City Council

Los Altos City Council — Our Feb. 28 Minutes…Seating All Commissioners

Written by lalahpolitico

Blending of the 7 member Traffic Commission and the 7 member Planning Commission probably will not eliminate the “seats” of any current commissioners, but may change them. Here are the essential highlights and some analysis of the Los Altos City Council meeting Tuesday, February 28.

10. Proposed Planning and Transportation Commission–
Outcome: Planning & Transportation are combined. A Commission was added.

a. Planning and Traffic are combined to be a 7 member commission. Their scope is all commercial and multifamily development, including building and parking plans and variances.  All traffic concerns– such as the Collector Master Plan and Downtown Parking Planning — are here except for bicycle, pedestrian and school  traffic issues. All current commissioners of both commissions will have to reapply, except that  chairs Baer and Chiang were recently reappointed.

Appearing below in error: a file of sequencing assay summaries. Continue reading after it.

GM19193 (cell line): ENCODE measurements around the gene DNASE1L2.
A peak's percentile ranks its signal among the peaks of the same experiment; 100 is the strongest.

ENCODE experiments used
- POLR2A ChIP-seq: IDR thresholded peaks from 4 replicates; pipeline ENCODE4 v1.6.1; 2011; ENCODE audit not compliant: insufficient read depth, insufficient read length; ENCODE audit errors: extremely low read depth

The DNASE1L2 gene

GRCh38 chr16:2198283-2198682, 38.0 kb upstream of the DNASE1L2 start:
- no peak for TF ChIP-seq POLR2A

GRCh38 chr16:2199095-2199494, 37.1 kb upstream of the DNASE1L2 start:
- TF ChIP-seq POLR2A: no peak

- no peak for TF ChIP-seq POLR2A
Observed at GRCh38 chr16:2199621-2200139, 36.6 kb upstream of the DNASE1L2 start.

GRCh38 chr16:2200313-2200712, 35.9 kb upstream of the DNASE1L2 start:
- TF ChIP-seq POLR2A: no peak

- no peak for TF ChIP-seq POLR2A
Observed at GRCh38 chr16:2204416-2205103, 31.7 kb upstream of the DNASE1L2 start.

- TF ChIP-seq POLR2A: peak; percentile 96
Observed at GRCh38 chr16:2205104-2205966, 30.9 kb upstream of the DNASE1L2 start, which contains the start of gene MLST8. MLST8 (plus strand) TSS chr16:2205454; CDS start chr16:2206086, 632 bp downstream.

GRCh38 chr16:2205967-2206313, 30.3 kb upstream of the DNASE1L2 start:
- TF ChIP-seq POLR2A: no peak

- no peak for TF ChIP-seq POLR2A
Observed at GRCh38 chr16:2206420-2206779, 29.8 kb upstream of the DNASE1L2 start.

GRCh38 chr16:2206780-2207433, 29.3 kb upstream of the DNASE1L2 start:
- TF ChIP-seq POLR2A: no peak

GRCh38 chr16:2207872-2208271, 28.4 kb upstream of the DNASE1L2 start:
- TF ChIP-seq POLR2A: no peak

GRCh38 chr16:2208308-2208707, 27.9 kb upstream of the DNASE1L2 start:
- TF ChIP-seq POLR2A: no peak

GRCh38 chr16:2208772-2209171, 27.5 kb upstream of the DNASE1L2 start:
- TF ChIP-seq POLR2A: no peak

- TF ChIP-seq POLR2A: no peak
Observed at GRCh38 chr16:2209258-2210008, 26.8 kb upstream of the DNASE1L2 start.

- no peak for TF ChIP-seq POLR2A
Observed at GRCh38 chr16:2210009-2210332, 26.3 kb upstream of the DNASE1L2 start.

b. The Bicycle, Pedestrian and Advisory Committee  (BPAC) was promoted to a full Commission reporting directly to City Council.  It is a 7 member commission.  Its scope is all bicycle and pedestrian traffic issues as well as school issues (administering the Safe Routes to School projects and similar activities).

c. A Design & Review Commission consisting of 5 persons will review single-family residential designs and variances was added during discussion. All 2-stories come before it and also those single-story plans which staff feels need extra review. It reports directly to council.  Megan Saterlee advocated separating the land use policy  specialists (Planning & Traffic) from design review specialists.  She convinced the rest of council.

The city will hire one or more architects to be available on a consulting basis to the commission.

The city will provide land use and traffic training to the new P&T Commissions

Next Steps: The city attorney said it would take 6 weeks to write the new zoning ordinance, which should then be reviewed in a regular council meeting. The ordinance will next have to be taken to the regular Planning Commission meeting by state law.  She estimated 2 1/2 to  3 months before the new ordinances and reorganization would be finalized.  The city clerk will be running ads about the vacancies and the application process.

Public speakers